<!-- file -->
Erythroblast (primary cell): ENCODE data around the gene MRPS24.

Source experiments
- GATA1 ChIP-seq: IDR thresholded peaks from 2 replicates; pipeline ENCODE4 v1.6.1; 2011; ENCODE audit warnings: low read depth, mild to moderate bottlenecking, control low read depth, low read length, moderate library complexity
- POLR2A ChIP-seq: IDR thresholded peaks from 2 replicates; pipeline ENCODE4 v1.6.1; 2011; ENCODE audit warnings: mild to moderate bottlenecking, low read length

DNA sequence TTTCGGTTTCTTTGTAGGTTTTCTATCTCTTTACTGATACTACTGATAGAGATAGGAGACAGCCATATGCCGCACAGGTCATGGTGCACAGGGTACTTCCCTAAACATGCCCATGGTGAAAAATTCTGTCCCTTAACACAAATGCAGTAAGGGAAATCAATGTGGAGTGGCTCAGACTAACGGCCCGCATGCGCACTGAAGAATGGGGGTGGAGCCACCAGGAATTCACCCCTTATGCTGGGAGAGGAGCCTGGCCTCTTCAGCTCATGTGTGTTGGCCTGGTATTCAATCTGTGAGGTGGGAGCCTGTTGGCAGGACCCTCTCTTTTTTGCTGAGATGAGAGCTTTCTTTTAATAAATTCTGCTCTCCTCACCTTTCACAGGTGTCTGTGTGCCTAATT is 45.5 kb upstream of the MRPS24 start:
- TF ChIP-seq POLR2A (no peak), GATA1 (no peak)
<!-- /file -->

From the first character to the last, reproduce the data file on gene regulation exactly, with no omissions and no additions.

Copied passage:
Erythroblast (primary cell): ENCODE data around the gene MRPS24.

Source experiments
- GATA1 ChIP-seq: IDR thresholded peaks from 2 replicates; pipeline ENCODE4 v1.6.1; 2011; ENCODE audit warnings: low read depth, mild to moderate bottlenecking, control low read depth, low read length, moderate library complexity
- POLR2A ChIP-seq: IDR thresholded peaks from 2 replicates; pipeline ENCODE4 v1.6.1; 2011; ENCODE audit warnings: mild to moderate bottlenecking, low read length

DNA sequence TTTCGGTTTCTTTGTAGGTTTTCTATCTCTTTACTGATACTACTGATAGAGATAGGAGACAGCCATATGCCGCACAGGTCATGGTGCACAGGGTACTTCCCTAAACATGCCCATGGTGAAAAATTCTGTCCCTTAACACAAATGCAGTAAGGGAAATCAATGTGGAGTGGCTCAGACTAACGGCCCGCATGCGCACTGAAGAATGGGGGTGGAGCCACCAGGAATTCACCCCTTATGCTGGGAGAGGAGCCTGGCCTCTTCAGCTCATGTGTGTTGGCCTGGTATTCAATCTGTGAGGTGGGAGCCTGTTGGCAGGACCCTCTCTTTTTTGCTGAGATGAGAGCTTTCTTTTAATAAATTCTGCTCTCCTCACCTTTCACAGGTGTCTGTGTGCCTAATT is 45.5 kb upstream of the MRPS24 start:
- TF ChIP-seq POLR2A (no peak), GATA1 (no peak)